Bayesian Statistics the Fun Way

Bayesian Statistics the Fun Way

Understanding Statistics and Probability with Star Wars, LEGO, and Rubber Ducks
by Will Kurt
July 2019, 256 pp.
ISBN-13: 
9781593279561

Look Inside!

Bayesian Statistics The Fun WayBayesian Statistics The Fun WayBayesian Statistics The Fun WayBayesian Statistics The Fun WayBayesian Statistics The Fun Way

Download Chapter 7: Bayes' Theorem with LEGO

Author interview in This is not a Monad tutorial.

Get the most from your data, and have fun doing it

Probability and statistics are increasingly important in a huge range of professions. But many people use data in ways they don’t even understand, meaning they aren’t getting the most from it. Bayesian Statistics the Fun Way will change that.

This book will give you a complete understanding of Bayesian statistics through simple explanations and un-boring examples. Find out the probability of UFOs landing in your garden, how likely Han Solo is to survive a flight through an asteroid belt, how to win an argument about conspiracy theories, and whether a burglary really was a burglary, to name a few examples.

By using these off-the-beaten-track examples, the author actually makes learning statistics fun. And you’ll learn real skills, like how to:

  • How to measure your own level of uncertainty in a conclusion or belief
  • Calculate Bayes theorem and understand what it’s useful for
  • Find the posterior, likelihood, and prior to check the accuracy of your conclusions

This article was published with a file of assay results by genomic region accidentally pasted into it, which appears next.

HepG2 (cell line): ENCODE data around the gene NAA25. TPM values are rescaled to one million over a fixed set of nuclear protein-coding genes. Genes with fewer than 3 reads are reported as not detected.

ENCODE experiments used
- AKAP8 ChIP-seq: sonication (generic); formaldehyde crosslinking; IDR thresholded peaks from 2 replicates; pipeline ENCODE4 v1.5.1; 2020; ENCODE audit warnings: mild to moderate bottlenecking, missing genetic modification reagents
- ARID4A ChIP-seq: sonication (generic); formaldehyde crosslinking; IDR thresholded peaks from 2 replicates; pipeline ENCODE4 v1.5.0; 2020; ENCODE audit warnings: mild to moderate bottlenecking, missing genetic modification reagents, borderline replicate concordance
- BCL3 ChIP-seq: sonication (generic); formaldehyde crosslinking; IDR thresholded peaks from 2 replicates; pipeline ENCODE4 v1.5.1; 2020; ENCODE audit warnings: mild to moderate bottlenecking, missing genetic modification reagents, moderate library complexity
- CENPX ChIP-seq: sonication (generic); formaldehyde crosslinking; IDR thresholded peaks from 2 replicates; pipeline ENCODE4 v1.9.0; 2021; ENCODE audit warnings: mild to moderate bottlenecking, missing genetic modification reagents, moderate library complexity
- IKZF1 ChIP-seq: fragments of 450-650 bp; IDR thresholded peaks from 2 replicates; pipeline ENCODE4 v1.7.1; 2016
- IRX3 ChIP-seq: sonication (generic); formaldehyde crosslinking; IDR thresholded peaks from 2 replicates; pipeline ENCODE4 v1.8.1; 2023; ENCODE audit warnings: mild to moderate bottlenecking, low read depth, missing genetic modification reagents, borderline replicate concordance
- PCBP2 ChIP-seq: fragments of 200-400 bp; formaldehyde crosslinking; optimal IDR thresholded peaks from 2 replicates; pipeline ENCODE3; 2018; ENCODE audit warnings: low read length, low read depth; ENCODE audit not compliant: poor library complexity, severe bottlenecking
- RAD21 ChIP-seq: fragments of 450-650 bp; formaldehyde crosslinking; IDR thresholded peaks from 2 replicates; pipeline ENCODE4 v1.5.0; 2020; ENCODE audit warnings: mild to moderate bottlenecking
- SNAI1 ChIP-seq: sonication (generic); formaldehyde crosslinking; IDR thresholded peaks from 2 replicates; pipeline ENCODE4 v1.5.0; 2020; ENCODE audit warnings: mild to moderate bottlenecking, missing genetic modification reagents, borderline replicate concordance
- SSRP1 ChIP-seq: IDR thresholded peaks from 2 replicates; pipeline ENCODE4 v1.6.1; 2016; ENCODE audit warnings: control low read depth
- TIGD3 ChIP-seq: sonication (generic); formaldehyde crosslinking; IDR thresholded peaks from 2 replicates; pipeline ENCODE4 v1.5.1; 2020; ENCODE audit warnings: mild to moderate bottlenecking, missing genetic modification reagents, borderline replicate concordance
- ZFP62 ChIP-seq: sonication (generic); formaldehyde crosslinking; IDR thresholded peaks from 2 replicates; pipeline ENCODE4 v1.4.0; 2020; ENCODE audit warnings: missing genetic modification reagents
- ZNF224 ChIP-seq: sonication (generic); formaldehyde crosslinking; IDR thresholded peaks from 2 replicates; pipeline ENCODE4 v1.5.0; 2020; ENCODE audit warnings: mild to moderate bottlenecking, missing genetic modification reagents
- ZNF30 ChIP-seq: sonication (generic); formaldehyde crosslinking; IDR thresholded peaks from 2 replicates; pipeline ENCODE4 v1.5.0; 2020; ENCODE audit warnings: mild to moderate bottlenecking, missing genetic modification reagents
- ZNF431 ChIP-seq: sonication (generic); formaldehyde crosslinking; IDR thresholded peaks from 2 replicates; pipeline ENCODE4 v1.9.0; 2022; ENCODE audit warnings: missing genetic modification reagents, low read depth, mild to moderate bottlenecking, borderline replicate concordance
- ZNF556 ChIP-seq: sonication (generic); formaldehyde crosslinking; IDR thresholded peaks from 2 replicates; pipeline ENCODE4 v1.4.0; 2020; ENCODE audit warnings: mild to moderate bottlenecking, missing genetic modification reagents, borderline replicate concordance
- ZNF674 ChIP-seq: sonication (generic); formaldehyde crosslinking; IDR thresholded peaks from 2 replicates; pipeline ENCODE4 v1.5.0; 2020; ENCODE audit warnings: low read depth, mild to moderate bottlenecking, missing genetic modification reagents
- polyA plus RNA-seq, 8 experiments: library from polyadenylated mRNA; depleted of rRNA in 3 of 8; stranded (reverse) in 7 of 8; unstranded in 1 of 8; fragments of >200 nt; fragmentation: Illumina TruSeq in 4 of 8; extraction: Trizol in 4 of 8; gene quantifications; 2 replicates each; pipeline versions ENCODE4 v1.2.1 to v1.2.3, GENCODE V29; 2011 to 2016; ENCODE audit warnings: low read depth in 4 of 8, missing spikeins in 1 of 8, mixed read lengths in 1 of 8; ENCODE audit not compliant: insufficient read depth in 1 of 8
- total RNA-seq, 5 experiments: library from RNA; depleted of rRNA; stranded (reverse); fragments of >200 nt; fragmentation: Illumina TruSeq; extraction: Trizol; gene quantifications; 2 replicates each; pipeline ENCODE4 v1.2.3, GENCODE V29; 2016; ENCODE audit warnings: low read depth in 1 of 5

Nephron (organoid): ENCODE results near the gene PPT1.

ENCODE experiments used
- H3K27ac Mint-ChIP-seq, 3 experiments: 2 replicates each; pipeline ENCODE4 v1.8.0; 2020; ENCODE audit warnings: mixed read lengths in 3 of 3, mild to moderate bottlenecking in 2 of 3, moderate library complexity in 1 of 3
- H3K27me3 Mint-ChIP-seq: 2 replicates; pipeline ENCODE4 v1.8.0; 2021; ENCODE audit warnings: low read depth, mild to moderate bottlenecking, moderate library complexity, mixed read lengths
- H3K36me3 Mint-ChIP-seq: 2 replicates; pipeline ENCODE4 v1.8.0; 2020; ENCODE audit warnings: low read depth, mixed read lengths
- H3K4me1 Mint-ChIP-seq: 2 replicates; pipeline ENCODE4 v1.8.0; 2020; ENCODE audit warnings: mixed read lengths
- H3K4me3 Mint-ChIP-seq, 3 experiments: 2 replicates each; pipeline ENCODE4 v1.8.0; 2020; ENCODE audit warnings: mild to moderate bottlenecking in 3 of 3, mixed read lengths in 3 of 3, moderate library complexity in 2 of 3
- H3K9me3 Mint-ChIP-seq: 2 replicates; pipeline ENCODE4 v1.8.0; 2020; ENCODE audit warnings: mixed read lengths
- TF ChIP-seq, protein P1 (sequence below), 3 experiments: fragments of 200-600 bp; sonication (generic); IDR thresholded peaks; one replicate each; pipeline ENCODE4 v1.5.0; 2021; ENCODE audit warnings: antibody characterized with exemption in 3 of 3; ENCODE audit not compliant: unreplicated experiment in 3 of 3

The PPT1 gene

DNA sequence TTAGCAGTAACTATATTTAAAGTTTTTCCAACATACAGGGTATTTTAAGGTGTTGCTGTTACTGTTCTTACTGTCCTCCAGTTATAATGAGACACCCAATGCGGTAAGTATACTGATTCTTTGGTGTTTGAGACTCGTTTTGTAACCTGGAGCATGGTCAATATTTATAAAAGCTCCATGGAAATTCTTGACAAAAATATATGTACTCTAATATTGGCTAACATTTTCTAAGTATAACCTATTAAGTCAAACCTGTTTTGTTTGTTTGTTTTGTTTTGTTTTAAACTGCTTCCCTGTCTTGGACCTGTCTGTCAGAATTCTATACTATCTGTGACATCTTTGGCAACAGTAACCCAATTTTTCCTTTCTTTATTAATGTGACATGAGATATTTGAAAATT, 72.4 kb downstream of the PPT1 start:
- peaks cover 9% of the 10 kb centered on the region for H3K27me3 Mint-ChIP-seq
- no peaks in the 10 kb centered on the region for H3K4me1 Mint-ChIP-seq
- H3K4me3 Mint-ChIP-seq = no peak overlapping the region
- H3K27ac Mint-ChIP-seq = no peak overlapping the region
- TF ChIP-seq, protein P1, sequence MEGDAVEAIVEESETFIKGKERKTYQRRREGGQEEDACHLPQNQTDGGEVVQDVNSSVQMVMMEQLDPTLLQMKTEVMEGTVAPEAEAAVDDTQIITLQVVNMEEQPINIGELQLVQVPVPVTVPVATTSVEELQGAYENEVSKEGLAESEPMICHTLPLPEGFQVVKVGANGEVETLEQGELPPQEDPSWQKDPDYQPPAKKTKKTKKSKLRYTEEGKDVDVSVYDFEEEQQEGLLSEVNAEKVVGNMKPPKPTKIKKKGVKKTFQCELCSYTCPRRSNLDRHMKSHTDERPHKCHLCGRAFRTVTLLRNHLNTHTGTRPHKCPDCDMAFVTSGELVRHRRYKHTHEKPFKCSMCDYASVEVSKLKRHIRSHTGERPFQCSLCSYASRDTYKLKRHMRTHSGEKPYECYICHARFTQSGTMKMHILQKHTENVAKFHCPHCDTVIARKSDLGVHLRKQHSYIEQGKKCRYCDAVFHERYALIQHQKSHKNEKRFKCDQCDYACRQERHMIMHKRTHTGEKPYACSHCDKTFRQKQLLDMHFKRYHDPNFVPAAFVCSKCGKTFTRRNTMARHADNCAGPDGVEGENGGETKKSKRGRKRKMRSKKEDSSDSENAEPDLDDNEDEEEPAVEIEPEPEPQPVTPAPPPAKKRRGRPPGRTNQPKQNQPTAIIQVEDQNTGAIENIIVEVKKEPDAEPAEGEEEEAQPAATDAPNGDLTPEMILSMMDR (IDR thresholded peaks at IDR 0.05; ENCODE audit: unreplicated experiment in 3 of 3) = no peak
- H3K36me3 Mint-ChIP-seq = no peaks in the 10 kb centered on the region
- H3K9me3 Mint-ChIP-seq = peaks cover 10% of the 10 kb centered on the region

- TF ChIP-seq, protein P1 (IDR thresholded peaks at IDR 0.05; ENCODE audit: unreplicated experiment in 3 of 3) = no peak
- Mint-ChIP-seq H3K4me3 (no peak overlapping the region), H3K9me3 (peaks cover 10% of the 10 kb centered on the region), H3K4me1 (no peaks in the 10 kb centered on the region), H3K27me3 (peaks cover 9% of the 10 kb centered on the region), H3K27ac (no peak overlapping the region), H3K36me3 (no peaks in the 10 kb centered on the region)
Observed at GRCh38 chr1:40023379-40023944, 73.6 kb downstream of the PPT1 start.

• Calculate distributions to see the range of your data
  • Compare hypotheses and draw reliable conclusions from them

Next time you find yourself with a sheaf of survey results and no idea what to do with them, turn to Bayesian Statistics the Fun Way to get the most value from your data.

Author Bio 

Will Kurt works as a data scientist at Wayfair, and has been using Bayesian statistics to solve real business problems for over half a decade. He frequently blogs about probability on his website, CountBayesie.com. Kurt is the author of Get Programming with Haskell (Manning Publications) and lives in Boston, Massachusetts.

Table of contents 

Introduction

Part 1: Introduction to Probability
Chapter 1: What Do You Believe and How Do You Change it?
Chapter 2: Measuring Uncertainty
Chapter 3: The Logic of Uncertainty
Chapter 4: Probability Distributions 1
Chapter 5: Probability Distributions 2

Part 2: Bayesian Probability and Prior Probabilities
Chapter 6: Conditional Probability
Chapter 7: Bayes' Theorem with LEGO
Chapter 8: Posterior, Likelihood, and Prior
Chapter 9: Working with Prior Probability Distributions

Part 3: Parameter Estimation
Chapter 10: Intro to Parameter Estimation
Chapter 11: Measuring the Spread of Data
Chapter 12: Normal Distribution and Confidence
Chapter 13: Tools of Parameter Estimation
Chapter 14: Parameter Estimation with Priors

Part 4: Hypothesis Testing: The Heart of Statistics
Chapter 15: From Parameter Estimation to Hypothesis Testing
Chapter 16: Comparing Hypotheses with Bayes Factor
Chapter 17: Bayesian Reasoning in the Twilight Zone
Chapter 18: When Data Doesn't Convince You
Chapter 19: From Hypothesis Testing to Parameter Estimation

Appendix A: A Crash Course in R
Appendix B: Enough Calculus to Get By

View the detailed Table of Contents
View the Index

Reviews 

"An excellent introduction to subjects critical to all data scientists." —Inside Big Data

Author interview in This is not a Monad tutorial.

Featured in Great Lakes Geek.

Updates 

Page 29:
The line:
So, using our die roll and coin toss example, the probability of rolling a number less than 6 or flipping a heads is:
Should now read:
So, using our die roll and coin toss example, the probability of rolling a number equal to 6 or flipping a heads is:

Page 41:
The y axis on Figure 4.2:
B(k; 10, 1/2)
Should now read:
B(k; 10, 1/6)

And the caption for Figure 4.2:
The probability of getting a 6 when rolling a six-sided die 10 times
Should now read: